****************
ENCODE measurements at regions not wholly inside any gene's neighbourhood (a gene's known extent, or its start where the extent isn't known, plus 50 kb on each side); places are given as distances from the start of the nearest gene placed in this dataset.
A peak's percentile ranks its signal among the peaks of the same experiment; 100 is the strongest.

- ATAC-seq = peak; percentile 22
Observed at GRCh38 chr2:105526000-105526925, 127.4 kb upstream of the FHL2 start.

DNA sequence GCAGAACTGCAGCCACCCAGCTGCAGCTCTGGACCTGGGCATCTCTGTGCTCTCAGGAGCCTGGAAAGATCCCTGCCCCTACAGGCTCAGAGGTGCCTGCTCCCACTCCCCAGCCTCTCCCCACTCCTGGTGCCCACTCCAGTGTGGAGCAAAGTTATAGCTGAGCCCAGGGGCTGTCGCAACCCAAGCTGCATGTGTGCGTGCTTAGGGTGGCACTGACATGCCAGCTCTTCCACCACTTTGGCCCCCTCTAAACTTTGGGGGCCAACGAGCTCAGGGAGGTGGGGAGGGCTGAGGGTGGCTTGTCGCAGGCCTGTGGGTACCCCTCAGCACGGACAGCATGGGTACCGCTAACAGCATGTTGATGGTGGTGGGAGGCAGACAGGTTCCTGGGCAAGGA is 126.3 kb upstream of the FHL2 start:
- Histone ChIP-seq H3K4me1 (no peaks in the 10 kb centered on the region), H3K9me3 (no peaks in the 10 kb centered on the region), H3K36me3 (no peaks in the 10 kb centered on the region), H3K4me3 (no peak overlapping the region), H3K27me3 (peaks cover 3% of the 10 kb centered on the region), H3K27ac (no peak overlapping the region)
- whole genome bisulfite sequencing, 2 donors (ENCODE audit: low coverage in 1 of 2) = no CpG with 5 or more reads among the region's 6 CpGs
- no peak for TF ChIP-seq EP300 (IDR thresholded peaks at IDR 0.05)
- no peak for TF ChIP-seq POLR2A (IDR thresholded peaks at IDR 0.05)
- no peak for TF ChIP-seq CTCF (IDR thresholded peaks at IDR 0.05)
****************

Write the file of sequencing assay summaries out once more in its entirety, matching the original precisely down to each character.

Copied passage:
ENCODE measurements at regions not wholly inside any gene's neighbourhood (a gene's known extent, or its start where the extent isn't known, plus 50 kb on each side); places are given as distances from the start of the nearest gene placed in this dataset.
A peak's percentile ranks its signal among the peaks of the same experiment; 100 is the strongest.

- ATAC-seq = peak; percentile 22
Observed at GRCh38 chr2:105526000-105526925, 127.4 kb upstream of the FHL2 start.

DNA sequence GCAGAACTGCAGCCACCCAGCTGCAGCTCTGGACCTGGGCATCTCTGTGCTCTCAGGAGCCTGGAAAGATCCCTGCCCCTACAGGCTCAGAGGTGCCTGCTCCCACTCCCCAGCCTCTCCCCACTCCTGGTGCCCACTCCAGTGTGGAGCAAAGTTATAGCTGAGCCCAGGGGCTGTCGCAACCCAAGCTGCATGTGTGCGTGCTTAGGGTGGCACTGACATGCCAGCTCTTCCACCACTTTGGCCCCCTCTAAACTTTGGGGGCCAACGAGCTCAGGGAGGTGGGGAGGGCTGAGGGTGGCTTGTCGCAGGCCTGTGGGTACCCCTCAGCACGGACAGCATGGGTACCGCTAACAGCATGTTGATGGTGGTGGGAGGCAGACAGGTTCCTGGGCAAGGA is 126.3 kb upstream of the FHL2 start:
- Histone ChIP-seq H3K4me1 (no peaks in the 10 kb centered on the region), H3K9me3 (no peaks in the 10 kb centered on the region), H3K36me3 (no peaks in the 10 kb centered on the region), H3K4me3 (no peak overlapping the region), H3K27me3 (peaks cover 3% of the 10 kb centered on the region), H3K27ac (no peak overlapping the region)
- whole genome bisulfite sequencing, 2 donors (ENCODE audit: low coverage in 1 of 2) = no CpG with 5 or more reads among the region's 6 CpGs
- no peak for TF ChIP-seq EP300 (IDR thresholded peaks at IDR 0.05)
- no peak for TF ChIP-seq POLR2A (IDR thresholded peaks at IDR 0.05)
- no peak for TF ChIP-seq CTCF (IDR thresholded peaks at IDR 0.05)